More Information: Banner Health Sys. v. NLRB (U.S. Court of Appeals for the District of Columbia Circuit)
Patents, Copywrights, and Trademarks

U.S.-Canada investment ruling ignores core IP questions: An international arbitration panel recently issued a misguided decision in a pharmaceutical patent case by avoiding the core investment and intellectual property (IP) issues at the heart of the case. In so doing, the panel failed to provide relief from Canada’s actions that undermine innovation and IP protection to the detriment of manufacturing and jobs in the United States. The NAM is continuing to examine other avenues to address this significant setback.

More Information: Eli Lilly v. Canada (International Centre for the Settlement of Investment Disputes)
Securities and Regulations

Supreme Court to hear securities fraud liability case: Under federal law, public companies face possible liability for securities fraud based on a failure to disclose adverse “trends” and “uncertainties.” Plaintiffs are attempting to widen the scope of this law, and the NAM asked the Supreme Court to review the case, arguing that the ruling could subject manufacturers to private suits for securities fraud for failing to disclose information that may not be material.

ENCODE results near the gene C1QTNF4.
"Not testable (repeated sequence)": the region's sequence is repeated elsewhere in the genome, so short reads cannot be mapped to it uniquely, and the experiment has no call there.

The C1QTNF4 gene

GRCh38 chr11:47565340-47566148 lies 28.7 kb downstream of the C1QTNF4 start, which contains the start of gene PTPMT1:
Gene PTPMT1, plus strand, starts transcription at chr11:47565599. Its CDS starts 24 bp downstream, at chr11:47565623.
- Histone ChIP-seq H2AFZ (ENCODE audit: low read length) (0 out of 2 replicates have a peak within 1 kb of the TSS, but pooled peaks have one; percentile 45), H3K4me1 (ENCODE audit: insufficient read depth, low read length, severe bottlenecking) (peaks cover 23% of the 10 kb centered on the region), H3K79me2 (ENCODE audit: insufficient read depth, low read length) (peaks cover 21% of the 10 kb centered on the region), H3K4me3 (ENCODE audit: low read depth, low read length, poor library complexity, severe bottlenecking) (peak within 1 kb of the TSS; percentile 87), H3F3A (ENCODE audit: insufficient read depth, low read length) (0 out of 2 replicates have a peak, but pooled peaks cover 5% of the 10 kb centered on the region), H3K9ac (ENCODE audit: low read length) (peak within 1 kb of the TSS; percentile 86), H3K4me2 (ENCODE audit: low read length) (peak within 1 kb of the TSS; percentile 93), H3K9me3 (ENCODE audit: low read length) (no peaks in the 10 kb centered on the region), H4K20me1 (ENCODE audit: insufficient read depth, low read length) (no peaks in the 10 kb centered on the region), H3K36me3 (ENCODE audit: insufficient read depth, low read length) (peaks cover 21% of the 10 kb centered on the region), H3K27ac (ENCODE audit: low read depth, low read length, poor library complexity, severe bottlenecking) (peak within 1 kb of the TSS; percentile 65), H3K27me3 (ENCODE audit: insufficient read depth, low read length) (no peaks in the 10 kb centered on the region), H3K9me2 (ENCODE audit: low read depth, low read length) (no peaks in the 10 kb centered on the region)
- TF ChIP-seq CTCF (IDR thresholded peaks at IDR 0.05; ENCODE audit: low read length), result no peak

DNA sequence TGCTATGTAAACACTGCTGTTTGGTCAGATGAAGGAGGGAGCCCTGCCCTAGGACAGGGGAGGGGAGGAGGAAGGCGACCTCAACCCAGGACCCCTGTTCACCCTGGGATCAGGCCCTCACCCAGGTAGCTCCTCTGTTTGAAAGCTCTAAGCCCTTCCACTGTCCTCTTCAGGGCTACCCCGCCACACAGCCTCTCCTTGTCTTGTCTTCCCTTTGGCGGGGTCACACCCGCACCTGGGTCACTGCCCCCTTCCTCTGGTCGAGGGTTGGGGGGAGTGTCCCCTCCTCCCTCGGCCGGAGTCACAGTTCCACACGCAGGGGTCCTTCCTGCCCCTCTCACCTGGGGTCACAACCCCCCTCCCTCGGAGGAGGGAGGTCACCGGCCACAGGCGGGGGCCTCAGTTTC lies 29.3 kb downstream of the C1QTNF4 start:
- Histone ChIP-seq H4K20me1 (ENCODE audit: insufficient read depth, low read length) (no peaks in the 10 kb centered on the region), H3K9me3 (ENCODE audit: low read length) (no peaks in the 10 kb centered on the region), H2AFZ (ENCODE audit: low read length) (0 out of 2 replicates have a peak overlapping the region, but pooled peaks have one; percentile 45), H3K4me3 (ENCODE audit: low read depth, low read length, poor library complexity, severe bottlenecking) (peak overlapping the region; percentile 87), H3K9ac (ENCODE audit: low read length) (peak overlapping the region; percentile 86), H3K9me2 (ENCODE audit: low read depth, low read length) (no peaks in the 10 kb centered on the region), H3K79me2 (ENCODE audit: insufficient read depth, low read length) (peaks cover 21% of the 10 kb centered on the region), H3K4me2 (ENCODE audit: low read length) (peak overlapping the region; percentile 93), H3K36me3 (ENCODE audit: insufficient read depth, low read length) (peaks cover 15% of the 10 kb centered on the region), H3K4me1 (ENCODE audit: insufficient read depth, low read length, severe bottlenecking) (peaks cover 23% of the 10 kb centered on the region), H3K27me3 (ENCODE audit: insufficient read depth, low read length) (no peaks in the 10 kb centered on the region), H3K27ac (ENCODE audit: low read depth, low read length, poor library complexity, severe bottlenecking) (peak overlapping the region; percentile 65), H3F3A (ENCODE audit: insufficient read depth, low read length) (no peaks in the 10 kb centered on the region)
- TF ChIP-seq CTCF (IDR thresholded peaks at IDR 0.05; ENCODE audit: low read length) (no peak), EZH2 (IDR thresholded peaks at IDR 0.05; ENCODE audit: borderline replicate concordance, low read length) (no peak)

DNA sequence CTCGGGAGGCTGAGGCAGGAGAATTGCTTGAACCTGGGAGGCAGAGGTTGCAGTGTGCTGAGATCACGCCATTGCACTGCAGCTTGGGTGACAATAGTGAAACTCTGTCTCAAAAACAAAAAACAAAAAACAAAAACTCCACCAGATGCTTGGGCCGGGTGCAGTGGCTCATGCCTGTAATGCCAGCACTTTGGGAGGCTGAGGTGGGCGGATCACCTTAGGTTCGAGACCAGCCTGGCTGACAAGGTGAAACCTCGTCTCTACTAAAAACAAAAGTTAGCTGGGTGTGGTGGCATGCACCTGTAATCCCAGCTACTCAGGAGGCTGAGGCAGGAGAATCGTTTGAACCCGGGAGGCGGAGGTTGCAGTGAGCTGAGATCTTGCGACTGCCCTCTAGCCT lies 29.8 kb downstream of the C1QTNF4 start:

More Information: Leidos, Inc. v. Indiana Pub. Retirement Sys. (United States Supreme Court)
Settlement Agreements

NAM stands up for IP rights in Illinois: The NAM recently submitted a brief in support of a small manufacturer after a court invalidated a non-compete agreement with a former employee. That employee opened a business that directly competed with the small manufacturer. An Illinois court refused to enforce the agreement because it did not meet a unique-to-Illinois timing rule. As a result, Illinois is a more expensive and less attractive place for manufacturers to do business.

More Information: Plano Chamber of Commerce v. Perez (U.S. District Court for the Eastern District of Texas)
Questions or Comments?

Contact Senior Vice President & General Counsel Linda Kelly at [email protected].